Chadd Sayers may be a medium-quick stuck in a fast bowler’s world. But for now, that’s just the way he likes it.
Sayers was the pick of the bowlers on day two at Allan Border Field, finishing the day with 3-22 from 14 overs on a pitch so lifeless it was pronounced dead days ago.
The 26-year-old is no stranger to bowling on pitches that don't offer much assistance after four seasons with the West End Redbacks, and has made an art form out of finding ways to take wickets.
A relentless pursuit of pads and stumps that forces batsmen into mistakes has yielded 115 wickets in just 28 first-class matches.
After three first-class appearances in his opening two years with South Australia, Sayers’ breakthrough season came in 2012-13, when he was the Bupa Sheffield Shield's leading wicket-taker, finishing the summer with 48 victims in nine matches at 18.52 while giving up a miserly 2.5 runs per over.
Australia coach Darren Lehmann has said he wants his quicks bowling upwards of 140kph and with the likes of Mitchell Johnson, Ryan Harris and James Pattinson in his arsenal, he's not short of weapons.
A lack of pace cost Peter Siddle his spot in the Test XI in South Africa, but Sayers understands his own game well enough to know out-and-out pace isn't his way into a Baggy Green.
“I don’t think I can change the way I bowl,” Sayers told cricket.com.au after play.
“I’m not a bowler like Mitchell Starc or Mitchell Johnson, so I’ve just got to stick to my strength and at the moment it’s working for me, so I don’t see why I would change anything.”
And why would he? Given a chance by South Australia coach Darren Berry, Sayers’ rise has coincided with the state's return to domestic cricket relevance, and not by coincidence.
In India A's first innings on this Allan Border Field pitch, when conditions were more suited to the pace and bounce from Ben Cutting and Mitch Marsh, Sayers went wicketless.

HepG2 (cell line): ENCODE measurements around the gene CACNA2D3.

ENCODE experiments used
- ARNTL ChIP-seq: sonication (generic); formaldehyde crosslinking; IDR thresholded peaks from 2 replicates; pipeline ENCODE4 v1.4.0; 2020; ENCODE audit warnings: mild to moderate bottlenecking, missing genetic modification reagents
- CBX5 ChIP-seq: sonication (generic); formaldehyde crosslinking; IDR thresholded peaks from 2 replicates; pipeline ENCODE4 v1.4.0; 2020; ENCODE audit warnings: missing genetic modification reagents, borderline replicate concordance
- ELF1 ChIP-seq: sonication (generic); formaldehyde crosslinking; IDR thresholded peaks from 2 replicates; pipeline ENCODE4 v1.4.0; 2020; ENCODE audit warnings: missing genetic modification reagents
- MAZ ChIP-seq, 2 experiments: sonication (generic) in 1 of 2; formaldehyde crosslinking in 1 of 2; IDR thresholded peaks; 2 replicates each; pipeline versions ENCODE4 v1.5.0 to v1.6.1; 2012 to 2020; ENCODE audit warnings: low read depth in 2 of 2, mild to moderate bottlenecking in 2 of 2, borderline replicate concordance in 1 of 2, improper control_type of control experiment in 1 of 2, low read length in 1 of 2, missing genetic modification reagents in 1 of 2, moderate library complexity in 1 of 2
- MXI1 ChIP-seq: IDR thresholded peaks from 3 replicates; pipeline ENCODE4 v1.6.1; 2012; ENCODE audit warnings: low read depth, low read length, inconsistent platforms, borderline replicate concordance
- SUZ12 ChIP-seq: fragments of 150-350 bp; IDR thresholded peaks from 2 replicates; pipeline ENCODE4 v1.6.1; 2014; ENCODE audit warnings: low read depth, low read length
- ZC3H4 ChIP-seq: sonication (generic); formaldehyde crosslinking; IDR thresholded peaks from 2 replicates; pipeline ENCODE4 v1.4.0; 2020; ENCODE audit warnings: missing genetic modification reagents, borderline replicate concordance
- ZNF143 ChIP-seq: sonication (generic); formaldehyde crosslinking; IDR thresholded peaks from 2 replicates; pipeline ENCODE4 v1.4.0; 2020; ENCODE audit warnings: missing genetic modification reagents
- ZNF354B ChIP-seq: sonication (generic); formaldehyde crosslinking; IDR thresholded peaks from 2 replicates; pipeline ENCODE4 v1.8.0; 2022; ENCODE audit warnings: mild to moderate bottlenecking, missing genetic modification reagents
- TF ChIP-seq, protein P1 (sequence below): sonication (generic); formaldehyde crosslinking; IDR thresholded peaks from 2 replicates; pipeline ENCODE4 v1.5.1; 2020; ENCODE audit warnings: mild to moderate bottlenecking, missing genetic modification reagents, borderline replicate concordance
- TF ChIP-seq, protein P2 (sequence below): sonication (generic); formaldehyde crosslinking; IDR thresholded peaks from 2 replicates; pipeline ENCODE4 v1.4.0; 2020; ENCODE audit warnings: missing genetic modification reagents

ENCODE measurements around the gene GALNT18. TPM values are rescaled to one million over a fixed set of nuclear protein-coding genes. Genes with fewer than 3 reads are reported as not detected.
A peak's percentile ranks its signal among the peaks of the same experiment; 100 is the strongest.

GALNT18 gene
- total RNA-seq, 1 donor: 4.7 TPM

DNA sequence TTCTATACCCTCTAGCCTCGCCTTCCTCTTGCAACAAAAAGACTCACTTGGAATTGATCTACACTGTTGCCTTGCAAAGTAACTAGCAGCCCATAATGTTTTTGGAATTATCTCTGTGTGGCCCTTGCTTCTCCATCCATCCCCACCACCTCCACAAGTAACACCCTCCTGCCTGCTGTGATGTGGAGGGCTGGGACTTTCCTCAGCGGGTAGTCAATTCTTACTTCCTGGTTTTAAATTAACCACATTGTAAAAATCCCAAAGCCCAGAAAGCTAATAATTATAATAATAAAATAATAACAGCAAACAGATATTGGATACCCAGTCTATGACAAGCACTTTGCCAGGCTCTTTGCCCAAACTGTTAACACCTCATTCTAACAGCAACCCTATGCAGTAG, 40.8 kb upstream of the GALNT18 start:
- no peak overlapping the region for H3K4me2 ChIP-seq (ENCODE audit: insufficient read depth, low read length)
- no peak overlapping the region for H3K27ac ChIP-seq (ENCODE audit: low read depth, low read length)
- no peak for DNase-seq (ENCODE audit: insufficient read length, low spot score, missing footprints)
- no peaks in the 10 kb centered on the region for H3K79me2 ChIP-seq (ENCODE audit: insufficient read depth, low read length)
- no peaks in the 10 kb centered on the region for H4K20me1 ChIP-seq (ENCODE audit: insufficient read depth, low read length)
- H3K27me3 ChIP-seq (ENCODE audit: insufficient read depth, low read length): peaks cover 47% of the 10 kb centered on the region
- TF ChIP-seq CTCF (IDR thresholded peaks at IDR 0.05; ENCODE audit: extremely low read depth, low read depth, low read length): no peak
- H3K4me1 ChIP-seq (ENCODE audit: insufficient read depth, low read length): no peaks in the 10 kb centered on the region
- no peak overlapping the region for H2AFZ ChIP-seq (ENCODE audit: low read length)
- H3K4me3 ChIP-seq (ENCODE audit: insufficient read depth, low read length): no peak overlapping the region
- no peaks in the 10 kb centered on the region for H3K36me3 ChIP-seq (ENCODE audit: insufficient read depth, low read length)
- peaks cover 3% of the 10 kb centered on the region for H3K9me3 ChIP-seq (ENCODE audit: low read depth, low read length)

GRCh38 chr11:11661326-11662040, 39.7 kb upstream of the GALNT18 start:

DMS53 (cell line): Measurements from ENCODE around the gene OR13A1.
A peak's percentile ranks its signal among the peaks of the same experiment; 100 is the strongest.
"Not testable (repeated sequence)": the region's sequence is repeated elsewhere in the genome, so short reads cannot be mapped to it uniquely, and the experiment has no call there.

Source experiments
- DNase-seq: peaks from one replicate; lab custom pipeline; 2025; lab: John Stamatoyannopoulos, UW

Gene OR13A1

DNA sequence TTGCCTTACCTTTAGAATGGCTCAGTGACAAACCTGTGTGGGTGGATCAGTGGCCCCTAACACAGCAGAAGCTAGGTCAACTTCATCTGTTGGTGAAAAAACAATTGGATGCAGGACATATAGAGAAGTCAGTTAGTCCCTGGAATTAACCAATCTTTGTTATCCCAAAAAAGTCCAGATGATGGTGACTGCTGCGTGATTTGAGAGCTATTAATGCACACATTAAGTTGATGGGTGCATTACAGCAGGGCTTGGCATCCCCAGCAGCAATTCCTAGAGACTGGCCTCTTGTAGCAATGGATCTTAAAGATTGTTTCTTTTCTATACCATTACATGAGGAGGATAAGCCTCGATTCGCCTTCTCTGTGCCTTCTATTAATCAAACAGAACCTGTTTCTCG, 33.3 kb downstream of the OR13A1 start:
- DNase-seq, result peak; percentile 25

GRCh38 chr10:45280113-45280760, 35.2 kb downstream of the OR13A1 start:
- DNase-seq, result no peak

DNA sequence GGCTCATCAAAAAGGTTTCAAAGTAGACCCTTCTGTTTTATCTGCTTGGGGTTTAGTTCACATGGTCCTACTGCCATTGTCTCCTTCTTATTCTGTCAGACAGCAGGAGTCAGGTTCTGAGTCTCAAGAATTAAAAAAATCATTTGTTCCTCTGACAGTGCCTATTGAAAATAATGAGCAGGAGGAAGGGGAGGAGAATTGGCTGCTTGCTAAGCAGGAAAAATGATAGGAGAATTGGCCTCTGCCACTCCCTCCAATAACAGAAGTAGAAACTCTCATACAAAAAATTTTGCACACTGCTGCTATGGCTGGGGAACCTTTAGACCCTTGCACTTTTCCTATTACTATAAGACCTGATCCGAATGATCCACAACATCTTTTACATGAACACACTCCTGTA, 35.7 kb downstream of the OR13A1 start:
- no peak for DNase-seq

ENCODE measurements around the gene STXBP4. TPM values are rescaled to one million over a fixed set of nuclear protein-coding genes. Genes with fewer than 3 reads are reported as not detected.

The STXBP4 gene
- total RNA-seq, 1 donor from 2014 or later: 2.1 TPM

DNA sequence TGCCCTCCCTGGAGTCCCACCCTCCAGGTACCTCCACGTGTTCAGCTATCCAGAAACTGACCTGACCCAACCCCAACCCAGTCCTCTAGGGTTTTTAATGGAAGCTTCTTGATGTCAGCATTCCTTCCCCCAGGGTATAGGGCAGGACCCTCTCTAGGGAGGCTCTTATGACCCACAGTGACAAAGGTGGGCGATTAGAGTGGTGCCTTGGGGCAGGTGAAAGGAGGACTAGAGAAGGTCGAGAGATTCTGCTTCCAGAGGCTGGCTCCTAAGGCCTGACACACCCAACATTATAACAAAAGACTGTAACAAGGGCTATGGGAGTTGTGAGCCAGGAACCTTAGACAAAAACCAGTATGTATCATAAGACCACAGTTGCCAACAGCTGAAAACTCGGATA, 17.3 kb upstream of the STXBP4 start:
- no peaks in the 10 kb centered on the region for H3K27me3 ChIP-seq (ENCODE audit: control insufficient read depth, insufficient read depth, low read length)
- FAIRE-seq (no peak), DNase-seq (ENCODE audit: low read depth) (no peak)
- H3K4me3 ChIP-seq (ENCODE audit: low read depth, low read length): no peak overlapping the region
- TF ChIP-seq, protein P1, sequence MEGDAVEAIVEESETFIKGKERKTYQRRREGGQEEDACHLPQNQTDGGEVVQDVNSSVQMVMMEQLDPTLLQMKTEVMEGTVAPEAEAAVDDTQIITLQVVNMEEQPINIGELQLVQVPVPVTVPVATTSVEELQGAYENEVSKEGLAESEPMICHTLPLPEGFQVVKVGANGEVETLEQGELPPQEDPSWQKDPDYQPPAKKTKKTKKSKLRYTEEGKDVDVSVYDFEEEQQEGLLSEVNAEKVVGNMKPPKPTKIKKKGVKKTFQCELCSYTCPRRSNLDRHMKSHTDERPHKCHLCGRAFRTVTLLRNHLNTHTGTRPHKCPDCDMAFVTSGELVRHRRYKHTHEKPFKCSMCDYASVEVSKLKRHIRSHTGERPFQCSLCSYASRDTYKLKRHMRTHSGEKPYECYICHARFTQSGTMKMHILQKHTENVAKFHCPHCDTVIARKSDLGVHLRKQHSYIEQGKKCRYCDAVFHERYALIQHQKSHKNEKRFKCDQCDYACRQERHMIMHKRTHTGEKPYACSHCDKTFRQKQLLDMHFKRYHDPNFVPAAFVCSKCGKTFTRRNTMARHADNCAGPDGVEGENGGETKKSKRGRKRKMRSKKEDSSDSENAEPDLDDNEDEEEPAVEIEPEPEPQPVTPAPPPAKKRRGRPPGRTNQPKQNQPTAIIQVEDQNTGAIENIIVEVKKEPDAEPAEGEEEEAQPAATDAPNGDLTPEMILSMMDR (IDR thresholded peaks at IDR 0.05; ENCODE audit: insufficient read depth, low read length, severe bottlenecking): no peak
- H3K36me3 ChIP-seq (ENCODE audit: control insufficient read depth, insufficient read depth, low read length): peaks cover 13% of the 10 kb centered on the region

He rebounded in the second dig and was the only Australian bowler to pose any threat on a wicket that was becoming flatter by the minute.
But it was Monday when Sayers truly shone. He produced a 40-minute burst after tea that was as threatening as it was frugal to keep a waning contest alive.
The South Australian snared two wickets and conceded just three runs in a six-over spell that included an incredible 32 consecutive dot balls, and later suggested that the wicket was just to his liking.
“I’ve had a lot of experience bowling on wickets like that,” he said.
“I’m a bowler who likes to tie things down, so in a way that wicket does help me out a bit.
“I bowl a lot at Adelaide Oval, so it’s pretty similar to there.”
Lehmann, watching on as the selector on duty, may want his quicks striking fear into the hearts of batsmen, but with a tour in the UAE likely to feature docile pitches not too dissimilar to the one at AB Field, Sayers’ efforts have likely put his name up for discussion at the selection table.
Not that the boy from Woodville is paying much attention.
“I’m just happy to be playing for Australia A at the moment and doing well for them,” he said.
“Hopefully I can come out tomorrow morning and get another couple of wickets and (if) you do that then you keep putting your name up there.”